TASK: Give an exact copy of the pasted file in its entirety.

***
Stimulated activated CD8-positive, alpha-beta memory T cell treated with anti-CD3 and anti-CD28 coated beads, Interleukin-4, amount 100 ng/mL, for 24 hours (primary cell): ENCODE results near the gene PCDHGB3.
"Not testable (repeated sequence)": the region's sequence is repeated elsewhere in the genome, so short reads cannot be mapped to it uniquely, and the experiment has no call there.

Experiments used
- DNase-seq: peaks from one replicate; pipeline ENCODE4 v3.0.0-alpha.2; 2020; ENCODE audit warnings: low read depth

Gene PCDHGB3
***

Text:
Stimulated activated CD8-positive, alpha-beta memory T cell treated with anti-CD3 and anti-CD28 coated beads, Interleukin-4, amount 100 ng/mL, for 24 hours (primary cell): ENCODE results near the gene PCDHGB3.
"Not testable (repeated sequence)": the region's sequence is repeated elsewhere in the genome, so short reads cannot be mapped to it uniquely, and the experiment has no call there.

Experiments used
- DNase-seq: peaks from one replicate; pipeline ENCODE4 v3.0.0-alpha.2; 2020; ENCODE audit warnings: low read depth

Gene PCDHGB3